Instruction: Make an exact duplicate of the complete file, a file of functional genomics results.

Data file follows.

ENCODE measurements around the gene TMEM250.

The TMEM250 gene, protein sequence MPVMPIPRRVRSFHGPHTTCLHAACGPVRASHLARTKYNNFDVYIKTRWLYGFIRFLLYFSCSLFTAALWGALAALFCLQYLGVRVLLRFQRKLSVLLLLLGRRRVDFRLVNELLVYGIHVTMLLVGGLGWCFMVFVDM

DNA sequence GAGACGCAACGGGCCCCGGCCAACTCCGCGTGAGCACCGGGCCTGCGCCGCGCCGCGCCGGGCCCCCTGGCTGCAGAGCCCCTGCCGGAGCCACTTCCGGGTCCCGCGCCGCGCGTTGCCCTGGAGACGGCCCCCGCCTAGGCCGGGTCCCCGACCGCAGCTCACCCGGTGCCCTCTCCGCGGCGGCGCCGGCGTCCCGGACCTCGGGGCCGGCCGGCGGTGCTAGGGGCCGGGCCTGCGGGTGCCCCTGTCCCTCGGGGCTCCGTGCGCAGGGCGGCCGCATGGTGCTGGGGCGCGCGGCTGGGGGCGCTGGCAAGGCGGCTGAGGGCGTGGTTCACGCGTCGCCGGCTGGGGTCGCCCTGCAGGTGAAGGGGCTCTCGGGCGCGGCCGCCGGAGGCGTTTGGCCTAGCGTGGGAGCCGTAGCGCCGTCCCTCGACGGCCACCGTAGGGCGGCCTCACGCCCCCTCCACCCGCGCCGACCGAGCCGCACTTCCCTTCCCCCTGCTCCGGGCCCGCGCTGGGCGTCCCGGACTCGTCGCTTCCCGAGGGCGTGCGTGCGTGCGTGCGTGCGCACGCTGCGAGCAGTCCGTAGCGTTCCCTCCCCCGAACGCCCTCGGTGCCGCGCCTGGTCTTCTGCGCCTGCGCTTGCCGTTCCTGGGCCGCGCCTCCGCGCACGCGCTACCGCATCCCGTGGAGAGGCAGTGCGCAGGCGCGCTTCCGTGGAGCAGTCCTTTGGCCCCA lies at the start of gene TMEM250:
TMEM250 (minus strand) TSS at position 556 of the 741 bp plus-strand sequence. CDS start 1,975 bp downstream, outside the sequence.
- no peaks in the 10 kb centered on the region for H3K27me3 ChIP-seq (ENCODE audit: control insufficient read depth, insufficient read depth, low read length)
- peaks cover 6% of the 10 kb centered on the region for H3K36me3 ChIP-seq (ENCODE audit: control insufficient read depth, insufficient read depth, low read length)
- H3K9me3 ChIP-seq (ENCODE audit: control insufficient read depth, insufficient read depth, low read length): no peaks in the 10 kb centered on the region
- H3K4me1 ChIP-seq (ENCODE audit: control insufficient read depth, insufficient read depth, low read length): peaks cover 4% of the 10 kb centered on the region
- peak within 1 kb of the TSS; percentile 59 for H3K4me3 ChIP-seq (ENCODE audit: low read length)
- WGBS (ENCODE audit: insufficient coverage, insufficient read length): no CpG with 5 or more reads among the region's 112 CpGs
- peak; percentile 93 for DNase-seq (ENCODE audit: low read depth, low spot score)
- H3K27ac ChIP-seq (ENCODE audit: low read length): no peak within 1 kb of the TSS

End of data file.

ENCODE measurements around the gene TMEM250.

The TMEM250 gene, protein sequence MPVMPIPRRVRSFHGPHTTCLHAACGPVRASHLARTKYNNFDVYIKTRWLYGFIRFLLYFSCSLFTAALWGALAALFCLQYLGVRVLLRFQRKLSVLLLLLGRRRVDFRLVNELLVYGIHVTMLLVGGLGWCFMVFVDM

DNA sequence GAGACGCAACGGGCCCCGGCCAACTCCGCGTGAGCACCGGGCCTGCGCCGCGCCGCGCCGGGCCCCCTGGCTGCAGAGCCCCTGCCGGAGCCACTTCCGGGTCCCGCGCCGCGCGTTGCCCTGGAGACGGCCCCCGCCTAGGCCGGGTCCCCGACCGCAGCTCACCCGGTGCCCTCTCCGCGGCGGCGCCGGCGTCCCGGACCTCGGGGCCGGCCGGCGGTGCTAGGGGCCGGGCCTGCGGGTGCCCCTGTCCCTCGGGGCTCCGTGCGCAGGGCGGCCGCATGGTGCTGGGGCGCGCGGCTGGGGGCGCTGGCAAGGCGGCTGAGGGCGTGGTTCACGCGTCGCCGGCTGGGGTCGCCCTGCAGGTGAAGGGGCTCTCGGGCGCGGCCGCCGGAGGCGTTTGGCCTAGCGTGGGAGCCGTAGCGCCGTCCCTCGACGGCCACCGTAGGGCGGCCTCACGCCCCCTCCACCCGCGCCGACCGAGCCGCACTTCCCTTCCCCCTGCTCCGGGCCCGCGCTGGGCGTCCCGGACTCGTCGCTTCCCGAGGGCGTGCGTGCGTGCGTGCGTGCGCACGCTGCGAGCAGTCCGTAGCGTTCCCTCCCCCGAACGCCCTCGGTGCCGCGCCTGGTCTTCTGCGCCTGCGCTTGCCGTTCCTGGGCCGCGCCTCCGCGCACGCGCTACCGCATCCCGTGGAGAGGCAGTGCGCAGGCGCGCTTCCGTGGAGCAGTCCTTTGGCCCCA lies at the start of gene TMEM250:
TMEM250 (minus strand) TSS at position 556 of the 741 bp plus-strand sequence. CDS start 1,975 bp downstream, outside the sequence.
- no peaks in the 10 kb centered on the region for H3K27me3 ChIP-seq (ENCODE audit: control insufficient read depth, insufficient read depth, low read length)
- peaks cover 6% of the 10 kb centered on the region for H3K36me3 ChIP-seq (ENCODE audit: control insufficient read depth, insufficient read depth, low read length)
- H3K9me3 ChIP-seq (ENCODE audit: control insufficient read depth, insufficient read depth, low read length): no peaks in the 10 kb centered on the region
- H3K4me1 ChIP-seq (ENCODE audit: control insufficient read depth, insufficient read depth, low read length): peaks cover 4% of the 10 kb centered on the region
- peak within 1 kb of the TSS; percentile 59 for H3K4me3 ChIP-seq (ENCODE audit: low read length)
- WGBS (ENCODE audit: insufficient coverage, insufficient read length): no CpG with 5 or more reads among the region's 112 CpGs
- peak; percentile 93 for DNase-seq (ENCODE audit: low read depth, low spot score)
- H3K27ac ChIP-seq (ENCODE audit: low read length): no peak within 1 kb of the TSS